Peter d'Errico: Historian tackled bias in study of Native people

Peter d'Errico shares the passing of a professor who challenged racial and cultural biases in the field of anthropology:
Unless you're an anthropologist, you've probably never heard of Professor George Stocking, Jr., so you also wouldn't have noticed his obituary in The New York Times. He died July 13, 2013, at 84 in Chicago, where he became famous for his research into the history of anthropology.

American Indians ought to know about Prof. Stocking, because they certainly know about anthropologists. Stocking was a major force in developing critiques of Euro-centrism in the discipline of anthropology. As the Times obituary says, "his work helped produce a culture shift in anthropology during the 1960s and ’70s that heralded a growing respect for cultural diversity."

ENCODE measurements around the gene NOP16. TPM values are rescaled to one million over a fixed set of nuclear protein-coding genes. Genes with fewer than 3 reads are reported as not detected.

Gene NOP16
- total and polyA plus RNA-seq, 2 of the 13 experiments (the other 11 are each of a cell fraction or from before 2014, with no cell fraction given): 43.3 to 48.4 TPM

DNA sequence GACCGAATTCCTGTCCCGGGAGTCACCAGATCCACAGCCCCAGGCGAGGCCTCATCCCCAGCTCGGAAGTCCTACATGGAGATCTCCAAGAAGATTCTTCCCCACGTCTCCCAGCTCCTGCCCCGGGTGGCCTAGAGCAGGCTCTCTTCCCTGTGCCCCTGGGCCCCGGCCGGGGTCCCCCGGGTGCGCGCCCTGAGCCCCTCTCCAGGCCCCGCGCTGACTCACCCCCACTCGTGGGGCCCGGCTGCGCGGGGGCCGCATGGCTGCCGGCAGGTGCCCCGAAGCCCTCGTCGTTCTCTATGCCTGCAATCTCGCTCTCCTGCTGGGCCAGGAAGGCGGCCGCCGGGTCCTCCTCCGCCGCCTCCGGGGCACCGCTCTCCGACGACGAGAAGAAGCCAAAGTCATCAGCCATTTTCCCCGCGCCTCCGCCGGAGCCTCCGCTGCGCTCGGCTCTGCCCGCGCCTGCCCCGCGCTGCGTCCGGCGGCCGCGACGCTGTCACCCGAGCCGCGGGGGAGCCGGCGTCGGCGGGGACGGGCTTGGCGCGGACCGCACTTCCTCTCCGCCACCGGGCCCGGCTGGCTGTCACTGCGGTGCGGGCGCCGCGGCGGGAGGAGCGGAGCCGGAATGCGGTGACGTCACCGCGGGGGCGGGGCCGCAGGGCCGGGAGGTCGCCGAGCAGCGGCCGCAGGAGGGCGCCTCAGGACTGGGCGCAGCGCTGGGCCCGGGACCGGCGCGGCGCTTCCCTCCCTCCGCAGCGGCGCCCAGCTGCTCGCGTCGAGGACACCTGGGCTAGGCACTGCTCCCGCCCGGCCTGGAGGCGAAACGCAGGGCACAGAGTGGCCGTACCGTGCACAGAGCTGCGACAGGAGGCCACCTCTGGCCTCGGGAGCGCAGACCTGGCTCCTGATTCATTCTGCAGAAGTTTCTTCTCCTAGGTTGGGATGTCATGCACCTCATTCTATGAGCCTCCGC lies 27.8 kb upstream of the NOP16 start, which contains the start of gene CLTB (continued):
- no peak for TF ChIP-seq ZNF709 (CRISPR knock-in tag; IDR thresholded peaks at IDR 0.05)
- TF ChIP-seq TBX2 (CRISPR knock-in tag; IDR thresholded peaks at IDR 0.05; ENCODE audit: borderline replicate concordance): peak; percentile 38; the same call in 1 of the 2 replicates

The primary target of Stocking's work was the anthropological presumption that "civilization" means Western civilization. Stocking argued that this idea was the root of brutal, even genocidal, "civilizing" programs directed at American Indians and other peoples around the world. He also challenged the mythology of "race" that fueled colonial domination.

Get the Story:
Peter d'Errico: The Man Who Forced Anthropologists to Respect Native Cultures (Indian Country Today 8/12)

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